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We bought a thirty year old home in southern California in the desert and are trying to figure out how to deter pigeons from perching on our house and pooping everywhere. They're actually mourning doves and their poop is some of the biggest I've ever seen from a bird. It looks like cat feces, they're so big. At any rate, we have a second floor railing that I want to put bird spikes all along the length of the railing as a way to prevent them from perching on it. I've noticed that there is rust forming on the top of the painted metal railing which I believe is accelerated from their feces. In fact, I have two metal light wall sconces (just two basic metal columnar rectangles) in the same area where pigeons have perched on and 'shat' all over. I recently took them down because I'm going to paint them and saw corrosion where their feces kept sliding down the metal. UGH! I hate these nasty birds!

My question is, how can I attach these spikes to the top of my railing so that I don't permanently alter my railing (e.g. screw them into the railing; thus, creating holes in my railing that I don't want)? I've read that bird spikes attach with an adhesive but isn't the strongest adhesive only as good as the layer of paint on a surface that it's applied to? In other words, can't it just easily rip off? I'm not using cheap paint, by the way. I'm using Kelly Moore which is a pretty good brand.

I really hate to put bird spikes all along my railing. For one, we won't be able to go outside and put our hands on the railing like you typically do while enjoying your balcony area. But then again with all the feces on the ledge we can almost never do it anyway unless I scrub it clean with soap and water which is such a tedious task.

I'm enclosing a photo of our metal railing to give perspective. Right now it's primed with only a rust proofing product I applied with a brush. I can't remember the brand name but it's only sold in professional paint stores; not big box stores. I think the gallon was around $40-50 and one spray can version of it is around $20.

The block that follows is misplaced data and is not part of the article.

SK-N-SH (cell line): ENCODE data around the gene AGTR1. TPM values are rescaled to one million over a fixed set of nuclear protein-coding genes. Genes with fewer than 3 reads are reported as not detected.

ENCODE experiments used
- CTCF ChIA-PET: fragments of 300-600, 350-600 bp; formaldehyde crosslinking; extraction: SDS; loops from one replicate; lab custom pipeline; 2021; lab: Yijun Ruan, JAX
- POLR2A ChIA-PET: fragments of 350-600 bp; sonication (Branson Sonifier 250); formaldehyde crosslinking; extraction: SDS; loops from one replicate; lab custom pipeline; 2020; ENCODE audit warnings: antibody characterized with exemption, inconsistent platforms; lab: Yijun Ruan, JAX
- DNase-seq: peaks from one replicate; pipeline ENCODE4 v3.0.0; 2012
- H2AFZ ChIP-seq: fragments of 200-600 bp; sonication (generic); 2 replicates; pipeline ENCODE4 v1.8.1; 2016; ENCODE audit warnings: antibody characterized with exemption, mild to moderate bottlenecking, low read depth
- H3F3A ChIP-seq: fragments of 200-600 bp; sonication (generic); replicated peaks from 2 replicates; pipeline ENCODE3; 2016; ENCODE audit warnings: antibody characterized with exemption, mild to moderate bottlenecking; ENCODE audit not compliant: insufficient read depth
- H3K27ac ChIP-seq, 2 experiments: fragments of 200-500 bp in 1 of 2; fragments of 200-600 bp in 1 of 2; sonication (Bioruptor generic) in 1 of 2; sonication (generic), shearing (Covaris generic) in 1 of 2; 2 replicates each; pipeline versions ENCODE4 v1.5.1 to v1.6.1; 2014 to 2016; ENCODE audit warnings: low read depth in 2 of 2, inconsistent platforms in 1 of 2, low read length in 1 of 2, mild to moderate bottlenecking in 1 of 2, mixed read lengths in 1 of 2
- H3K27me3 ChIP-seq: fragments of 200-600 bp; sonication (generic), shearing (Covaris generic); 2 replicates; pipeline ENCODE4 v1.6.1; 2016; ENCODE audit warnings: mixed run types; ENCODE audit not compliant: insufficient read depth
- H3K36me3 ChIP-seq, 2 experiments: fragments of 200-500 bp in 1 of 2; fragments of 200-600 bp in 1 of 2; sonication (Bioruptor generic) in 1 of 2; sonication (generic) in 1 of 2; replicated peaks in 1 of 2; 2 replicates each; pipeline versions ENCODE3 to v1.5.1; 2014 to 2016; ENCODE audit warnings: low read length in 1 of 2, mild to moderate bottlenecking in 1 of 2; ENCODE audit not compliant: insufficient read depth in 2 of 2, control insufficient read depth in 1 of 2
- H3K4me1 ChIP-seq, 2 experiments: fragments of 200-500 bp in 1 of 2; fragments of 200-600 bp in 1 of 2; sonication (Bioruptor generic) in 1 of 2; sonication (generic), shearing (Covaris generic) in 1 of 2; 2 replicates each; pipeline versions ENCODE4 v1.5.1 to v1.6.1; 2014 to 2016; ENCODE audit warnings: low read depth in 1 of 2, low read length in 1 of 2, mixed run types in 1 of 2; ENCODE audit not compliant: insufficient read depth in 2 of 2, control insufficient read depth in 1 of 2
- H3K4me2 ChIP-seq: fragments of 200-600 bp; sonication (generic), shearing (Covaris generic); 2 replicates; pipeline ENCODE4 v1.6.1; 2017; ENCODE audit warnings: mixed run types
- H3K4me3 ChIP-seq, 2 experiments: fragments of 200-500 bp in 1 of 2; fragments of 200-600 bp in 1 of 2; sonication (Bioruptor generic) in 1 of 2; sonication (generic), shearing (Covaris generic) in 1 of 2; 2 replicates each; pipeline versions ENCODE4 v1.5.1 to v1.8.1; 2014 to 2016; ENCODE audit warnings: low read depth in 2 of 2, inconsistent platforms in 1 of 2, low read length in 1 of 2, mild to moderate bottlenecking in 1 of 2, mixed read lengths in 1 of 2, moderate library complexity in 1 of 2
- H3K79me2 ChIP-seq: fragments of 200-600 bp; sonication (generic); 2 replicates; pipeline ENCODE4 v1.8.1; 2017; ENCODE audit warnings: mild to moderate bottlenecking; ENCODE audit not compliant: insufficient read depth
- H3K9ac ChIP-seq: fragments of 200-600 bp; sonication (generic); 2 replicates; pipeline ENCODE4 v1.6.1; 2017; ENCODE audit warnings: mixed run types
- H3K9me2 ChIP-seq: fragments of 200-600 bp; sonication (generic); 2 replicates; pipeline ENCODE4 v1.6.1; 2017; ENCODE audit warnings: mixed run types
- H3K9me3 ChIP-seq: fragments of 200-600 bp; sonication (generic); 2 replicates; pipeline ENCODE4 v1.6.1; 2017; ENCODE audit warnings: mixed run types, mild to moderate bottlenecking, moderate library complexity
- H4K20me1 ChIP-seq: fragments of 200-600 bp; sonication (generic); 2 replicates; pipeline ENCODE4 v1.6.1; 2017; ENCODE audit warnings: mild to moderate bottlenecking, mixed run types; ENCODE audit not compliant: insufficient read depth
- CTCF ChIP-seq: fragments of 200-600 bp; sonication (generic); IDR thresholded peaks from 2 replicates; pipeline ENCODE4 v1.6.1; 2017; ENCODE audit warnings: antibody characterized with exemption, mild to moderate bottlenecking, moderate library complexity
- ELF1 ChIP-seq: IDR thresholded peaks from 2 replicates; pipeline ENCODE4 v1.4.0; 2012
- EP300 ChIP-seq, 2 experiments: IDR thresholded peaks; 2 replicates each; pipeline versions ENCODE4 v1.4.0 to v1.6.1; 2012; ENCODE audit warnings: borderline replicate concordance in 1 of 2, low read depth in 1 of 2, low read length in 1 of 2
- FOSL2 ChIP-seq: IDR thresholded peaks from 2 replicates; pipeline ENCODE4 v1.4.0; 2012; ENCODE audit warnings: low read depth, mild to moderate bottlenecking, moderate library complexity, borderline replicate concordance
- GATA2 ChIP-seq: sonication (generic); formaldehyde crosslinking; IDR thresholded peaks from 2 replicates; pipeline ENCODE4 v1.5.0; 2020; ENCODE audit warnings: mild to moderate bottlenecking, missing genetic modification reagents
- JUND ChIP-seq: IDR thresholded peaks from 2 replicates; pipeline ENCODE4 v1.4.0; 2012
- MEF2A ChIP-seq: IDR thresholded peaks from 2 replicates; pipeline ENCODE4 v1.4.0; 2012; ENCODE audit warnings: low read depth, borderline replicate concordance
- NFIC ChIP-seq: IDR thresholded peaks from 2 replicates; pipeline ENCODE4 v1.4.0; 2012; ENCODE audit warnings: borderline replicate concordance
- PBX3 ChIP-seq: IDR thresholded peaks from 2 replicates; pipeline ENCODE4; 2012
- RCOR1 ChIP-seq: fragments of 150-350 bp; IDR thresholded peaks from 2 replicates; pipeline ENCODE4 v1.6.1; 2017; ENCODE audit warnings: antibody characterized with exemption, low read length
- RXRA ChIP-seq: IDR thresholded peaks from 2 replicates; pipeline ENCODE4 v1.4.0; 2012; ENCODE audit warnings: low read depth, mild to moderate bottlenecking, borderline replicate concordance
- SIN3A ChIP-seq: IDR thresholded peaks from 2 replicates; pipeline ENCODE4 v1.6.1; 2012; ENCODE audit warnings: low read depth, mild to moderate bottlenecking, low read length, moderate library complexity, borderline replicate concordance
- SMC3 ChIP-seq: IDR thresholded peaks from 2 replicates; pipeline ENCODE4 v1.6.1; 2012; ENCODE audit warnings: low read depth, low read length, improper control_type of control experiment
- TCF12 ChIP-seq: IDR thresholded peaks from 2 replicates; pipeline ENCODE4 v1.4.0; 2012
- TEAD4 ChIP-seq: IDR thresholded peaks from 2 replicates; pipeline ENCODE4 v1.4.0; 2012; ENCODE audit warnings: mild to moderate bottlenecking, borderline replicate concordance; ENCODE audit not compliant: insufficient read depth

I also worry about gluing these down only because we live in an area where we have some pretty rough wind storms and get gusts of wind up to around 30mph. I would worry that the wind might rip bird spikes off a second floor railing if it were only applied with adhesive while one of us is outside at ground level. That could be a very nasty and bloody mishap for a very unlucky person.

Suggestions? Pics are below:

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  • get a pet raptor, like a hawk
    – jsotola
    Commented Jul 25, 2021 at 3:13

2 Answers 2

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Zip ties in the right size should work depending on the design of the spikes.

But I think there would be a better pigeon repellent than spikes for this case.

What about a scare pigeon, a plastic peregrine falcon.

What about a roller? Maybe one you could lock in place when you are out, but would be unstable and would flip if a pigeon would land on it. Maybe winds would spin this and cause vibration, but this might totally baffle the pigeons.

EDIT

https://www.ovocontrol.com/how-to-get-rid-of-pigeons

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  • My partner suggested that. I am hoping not to go that route since seeing zip ties wrapped around the railing is not the look I want to see on my home. Bird spikes in and of themselves are already pretty ugly looking.
    – Adrien
    Commented Jul 25, 2021 at 2:09
  • Edited my answer. Commented Jul 25, 2021 at 2:14
  • Could attach a wooden top without drilling into the metal or gluing to it, then attaching the spikes to that. Commented Jul 25, 2021 at 2:20
  • You suggesting just attach the spikes to the wood strip and then laying the strip down on the railing? I'd want to make sure it doesn't fall off by someone knocking it over. Plus, it gets to 121 degrees on hot summer days. Wood does not do well here outdoors.
    – Adrien
    Commented Jul 25, 2021 at 2:28
  • Not laying on the rail, but clamped to the rail by wooden elements going under the rail and screwed to the top piece at the sides. Commented Jul 25, 2021 at 2:33
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Lengths of wood, as wide as the rail top, and maybe 1/2" high are the answer. Fix the spikes to this, then use as many tie wraps as needed to attach the whole lot to the rail top. Can be removed easily when required. Regard the wood as sacrificial, and change when needed - should last a couple of years at least.

Or - two small holes and bolts through wood and rail won't really wreck anything.

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  • Drilling into that beautiful rail would be unnecessary and would be very costly to reverse. Commented Jul 25, 2021 at 23:19

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